The Social Network
A few months ago Quentin Tarantino labeled The Social Network as the best movie of the 2010's "hands down." While I don't agree with him, The Social Network is certainly one of the essential movies of the 20th century. Besides dealing with the origins one of the most important socio-technological developments of the 21st century, it also features a screenplay by dialogue-master Aaron Sorkin. Despite the stereotype of extremely long dialogue scenes associated with Sorkin, The Social Network is actually a much more fragmentary, cross-cut movie. Using the present-tense story of Mark Zuckerberg's deposition for two related lawsuits allows the movie to jump freely among and across characters and scenes from the past. The result is a more freewheeling movie than one might expect (though still told in linear order). Sorkin uses a similar present/past storytelling device in his 2017 movie Molly's Game, though it relies much more on voice-over and does not jump around between characters since the flashbacks stay aligned almost exclusively with Molly.
Despite this complexity, the deeper structure of the movie is relatively simple, with three acts built around Mark's (Jesse Eisenberg) external goal of making Facebook into a successful company. As you might expect from a Sorkin dialogue-driven movie, however, the act structure is not especially integral to following the movie. The first two acts are built on pretty straightforward goals and climaxes: creating and growing Facebook. The final act is built around hitting one million users and forcing Eduardo out of the company.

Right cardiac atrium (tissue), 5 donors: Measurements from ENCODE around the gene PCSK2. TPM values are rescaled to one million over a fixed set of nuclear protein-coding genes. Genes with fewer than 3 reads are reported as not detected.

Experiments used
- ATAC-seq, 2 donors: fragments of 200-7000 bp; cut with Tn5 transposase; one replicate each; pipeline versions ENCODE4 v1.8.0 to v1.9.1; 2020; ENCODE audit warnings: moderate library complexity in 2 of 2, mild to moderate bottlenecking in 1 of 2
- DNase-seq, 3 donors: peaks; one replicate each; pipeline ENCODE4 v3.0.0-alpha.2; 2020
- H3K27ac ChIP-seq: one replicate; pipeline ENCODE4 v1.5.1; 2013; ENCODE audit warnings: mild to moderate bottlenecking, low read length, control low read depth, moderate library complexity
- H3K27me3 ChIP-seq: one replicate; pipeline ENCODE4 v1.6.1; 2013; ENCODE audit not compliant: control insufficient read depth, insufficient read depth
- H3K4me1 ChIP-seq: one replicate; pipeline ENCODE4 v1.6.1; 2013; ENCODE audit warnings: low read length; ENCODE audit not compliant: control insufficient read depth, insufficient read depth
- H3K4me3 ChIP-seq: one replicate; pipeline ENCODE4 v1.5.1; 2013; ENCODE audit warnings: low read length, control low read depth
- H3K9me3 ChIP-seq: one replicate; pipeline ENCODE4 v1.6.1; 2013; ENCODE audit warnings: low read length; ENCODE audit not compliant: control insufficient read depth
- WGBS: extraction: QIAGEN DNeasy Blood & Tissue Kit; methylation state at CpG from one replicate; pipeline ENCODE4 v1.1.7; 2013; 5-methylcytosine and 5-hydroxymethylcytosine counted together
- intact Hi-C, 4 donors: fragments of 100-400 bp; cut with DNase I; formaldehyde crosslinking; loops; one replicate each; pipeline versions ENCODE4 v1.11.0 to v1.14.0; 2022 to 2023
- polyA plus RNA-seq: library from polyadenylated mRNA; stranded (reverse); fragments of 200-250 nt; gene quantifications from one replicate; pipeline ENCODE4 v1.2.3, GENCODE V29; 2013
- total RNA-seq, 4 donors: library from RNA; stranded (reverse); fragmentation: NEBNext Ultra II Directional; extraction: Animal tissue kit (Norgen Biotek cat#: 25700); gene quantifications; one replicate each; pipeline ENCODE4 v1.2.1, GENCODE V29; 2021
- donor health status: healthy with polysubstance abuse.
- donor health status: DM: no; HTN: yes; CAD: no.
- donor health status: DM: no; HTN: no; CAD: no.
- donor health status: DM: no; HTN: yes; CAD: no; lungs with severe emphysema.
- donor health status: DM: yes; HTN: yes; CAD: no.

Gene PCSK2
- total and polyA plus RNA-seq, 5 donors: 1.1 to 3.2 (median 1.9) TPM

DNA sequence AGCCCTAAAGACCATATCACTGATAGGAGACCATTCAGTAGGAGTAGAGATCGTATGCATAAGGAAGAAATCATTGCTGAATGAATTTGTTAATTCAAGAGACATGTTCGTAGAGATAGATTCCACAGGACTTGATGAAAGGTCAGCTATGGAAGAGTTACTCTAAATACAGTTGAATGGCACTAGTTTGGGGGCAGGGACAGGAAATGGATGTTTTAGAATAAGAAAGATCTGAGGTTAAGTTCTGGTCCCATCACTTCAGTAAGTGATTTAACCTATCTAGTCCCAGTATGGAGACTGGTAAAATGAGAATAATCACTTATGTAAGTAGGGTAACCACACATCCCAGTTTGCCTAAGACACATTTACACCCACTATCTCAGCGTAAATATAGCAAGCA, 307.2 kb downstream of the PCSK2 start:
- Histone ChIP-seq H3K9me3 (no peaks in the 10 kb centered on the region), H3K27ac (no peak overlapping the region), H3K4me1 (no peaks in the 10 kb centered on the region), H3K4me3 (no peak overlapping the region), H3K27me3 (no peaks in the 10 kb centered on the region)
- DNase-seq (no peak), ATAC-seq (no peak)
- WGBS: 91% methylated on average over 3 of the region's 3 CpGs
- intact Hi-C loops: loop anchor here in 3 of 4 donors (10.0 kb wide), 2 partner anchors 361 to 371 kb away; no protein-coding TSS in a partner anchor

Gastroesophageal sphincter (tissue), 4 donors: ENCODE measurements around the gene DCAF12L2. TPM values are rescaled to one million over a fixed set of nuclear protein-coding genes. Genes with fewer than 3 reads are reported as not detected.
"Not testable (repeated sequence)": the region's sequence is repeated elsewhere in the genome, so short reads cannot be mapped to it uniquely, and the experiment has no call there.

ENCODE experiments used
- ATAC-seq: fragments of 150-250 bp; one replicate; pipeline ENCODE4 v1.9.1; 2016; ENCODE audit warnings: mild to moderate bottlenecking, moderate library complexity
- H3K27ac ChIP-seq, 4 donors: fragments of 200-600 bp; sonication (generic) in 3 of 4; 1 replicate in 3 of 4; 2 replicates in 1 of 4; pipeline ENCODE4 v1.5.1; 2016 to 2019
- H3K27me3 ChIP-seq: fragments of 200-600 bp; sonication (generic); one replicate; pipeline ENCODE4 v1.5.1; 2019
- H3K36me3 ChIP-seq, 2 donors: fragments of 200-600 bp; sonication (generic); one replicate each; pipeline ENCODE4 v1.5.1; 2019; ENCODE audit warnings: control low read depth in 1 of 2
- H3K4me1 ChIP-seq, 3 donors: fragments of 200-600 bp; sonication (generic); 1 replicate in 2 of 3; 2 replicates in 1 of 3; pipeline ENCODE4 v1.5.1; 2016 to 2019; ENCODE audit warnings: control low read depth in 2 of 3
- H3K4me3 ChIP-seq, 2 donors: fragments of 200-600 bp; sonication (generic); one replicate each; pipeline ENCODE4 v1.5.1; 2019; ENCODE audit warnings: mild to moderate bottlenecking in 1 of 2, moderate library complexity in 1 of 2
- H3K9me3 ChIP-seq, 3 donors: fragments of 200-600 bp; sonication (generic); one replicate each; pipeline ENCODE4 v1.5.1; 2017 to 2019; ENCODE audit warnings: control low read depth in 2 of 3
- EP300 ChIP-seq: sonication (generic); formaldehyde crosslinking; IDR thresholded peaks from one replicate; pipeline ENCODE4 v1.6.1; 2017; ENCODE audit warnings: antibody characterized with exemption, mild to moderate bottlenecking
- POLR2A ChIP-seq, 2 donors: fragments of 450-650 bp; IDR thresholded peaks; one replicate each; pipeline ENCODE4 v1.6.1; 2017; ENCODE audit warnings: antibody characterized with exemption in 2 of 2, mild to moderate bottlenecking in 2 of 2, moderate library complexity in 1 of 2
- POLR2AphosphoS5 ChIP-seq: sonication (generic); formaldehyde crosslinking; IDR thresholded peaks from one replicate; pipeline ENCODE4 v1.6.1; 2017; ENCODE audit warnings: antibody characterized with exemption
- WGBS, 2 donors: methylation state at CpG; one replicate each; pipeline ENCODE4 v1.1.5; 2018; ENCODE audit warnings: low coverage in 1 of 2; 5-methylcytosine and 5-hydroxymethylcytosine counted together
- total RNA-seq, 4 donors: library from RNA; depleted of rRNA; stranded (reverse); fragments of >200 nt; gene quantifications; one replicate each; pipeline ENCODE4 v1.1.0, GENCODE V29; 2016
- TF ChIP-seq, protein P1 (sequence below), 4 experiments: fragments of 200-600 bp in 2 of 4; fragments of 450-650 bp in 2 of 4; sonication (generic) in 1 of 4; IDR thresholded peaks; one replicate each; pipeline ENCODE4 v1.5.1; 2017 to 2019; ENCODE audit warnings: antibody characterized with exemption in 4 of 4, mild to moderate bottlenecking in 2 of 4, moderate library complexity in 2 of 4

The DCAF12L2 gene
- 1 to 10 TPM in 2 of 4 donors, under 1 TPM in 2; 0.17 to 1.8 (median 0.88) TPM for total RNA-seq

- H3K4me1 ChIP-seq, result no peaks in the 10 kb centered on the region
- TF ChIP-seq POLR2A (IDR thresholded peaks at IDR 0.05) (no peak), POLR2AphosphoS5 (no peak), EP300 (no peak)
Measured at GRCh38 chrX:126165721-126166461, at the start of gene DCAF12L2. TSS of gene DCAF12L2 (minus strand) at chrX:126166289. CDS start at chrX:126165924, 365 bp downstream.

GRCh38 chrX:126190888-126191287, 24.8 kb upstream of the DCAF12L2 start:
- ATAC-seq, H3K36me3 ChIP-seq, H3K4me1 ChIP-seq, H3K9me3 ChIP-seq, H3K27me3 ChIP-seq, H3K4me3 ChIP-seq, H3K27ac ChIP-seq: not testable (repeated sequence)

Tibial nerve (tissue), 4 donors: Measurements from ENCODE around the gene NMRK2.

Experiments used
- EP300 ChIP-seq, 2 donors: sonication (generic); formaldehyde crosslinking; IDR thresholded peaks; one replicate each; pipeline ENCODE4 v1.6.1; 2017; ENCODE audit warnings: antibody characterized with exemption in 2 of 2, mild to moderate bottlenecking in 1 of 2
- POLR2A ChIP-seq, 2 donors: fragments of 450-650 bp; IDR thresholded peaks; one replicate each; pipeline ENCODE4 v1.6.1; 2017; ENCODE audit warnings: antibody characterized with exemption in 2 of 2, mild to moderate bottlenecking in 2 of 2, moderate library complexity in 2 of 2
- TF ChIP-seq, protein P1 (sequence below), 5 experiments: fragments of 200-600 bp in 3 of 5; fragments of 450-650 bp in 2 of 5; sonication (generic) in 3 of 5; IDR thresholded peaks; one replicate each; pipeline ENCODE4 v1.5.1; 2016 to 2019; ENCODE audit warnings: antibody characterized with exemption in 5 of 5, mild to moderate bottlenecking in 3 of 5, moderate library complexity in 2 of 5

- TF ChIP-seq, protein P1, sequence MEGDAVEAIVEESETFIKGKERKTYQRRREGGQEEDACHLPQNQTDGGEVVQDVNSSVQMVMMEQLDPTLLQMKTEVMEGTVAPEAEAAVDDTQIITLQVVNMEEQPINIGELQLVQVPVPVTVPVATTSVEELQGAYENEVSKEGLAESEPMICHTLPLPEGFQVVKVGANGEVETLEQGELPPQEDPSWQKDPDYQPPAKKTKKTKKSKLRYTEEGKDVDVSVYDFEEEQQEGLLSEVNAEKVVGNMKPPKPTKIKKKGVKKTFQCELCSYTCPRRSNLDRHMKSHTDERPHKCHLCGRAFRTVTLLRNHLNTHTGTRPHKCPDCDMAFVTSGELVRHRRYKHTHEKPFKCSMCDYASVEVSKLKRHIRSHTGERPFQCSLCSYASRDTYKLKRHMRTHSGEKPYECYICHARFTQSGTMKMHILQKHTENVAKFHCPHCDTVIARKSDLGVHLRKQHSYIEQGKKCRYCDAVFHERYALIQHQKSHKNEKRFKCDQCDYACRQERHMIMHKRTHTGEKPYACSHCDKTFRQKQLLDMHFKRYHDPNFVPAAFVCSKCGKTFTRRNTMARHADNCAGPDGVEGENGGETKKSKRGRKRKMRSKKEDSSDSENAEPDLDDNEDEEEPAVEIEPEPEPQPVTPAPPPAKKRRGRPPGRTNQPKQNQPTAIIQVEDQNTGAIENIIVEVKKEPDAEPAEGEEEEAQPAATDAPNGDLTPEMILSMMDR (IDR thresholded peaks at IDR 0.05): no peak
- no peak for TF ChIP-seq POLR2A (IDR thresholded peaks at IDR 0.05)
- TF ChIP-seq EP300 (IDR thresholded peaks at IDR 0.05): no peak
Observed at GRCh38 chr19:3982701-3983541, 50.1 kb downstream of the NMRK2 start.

One aspect of the movie that is a little more complex, however, is the use of character alignment within the movie. Mark Zuckerberg is the clear protagonist of the movie. But as you might imagine, he is not an especially likable protagonist. Of course, protagonists don't have to be likable--just compelling, and Mark is certainly that. But Sorkin and Fincher also cleverly align us in key spots with Eduardo (Andrew Garfield), Mark's friend and business partner. Eduardo is the primary victim of Mark's desire to be in control and succeed (especially compared to the Winklevoss twins). By aligning us with Eduardo, Sorkin and Fincher allow us to understand on an emotional level the damage that Mark's attitude about business versus relationships causes to those around him. Of course, we also see this through his relationship with Erica Albright (Rooney Mara), but she only features in a handful of scenes, mostly in the first half of the movie (though her presence is powerful throughout the movie, and especially at the end).
As always, these breakdowns contain SPOILERS, and are only recommended if you've already seen the movie. You can check my introduction to these breakdowns, to get an overview of my process and philosophy.
Feel free to let me know what you think in the comments below!
Director: David Fincher
Writers: Aaron Sorkin, Based on the book by Ben Mezrich
Release Date: 2010
Runtime: 120 minutes
Movie Level Goals
Protagonist: Mark Zuckerberg
External Goal: Create a highly successful company
SUCCESS | FAILURE
Internal Goal: To impress the right people (Erika and the Final Clubs)
SUCCESS | FAILURE
The Social Network's external and internal relationships make it highly unusual for a Hollywood movie. This is due to two qualities, both of which are uncommon and when paired together make the movie a rarity.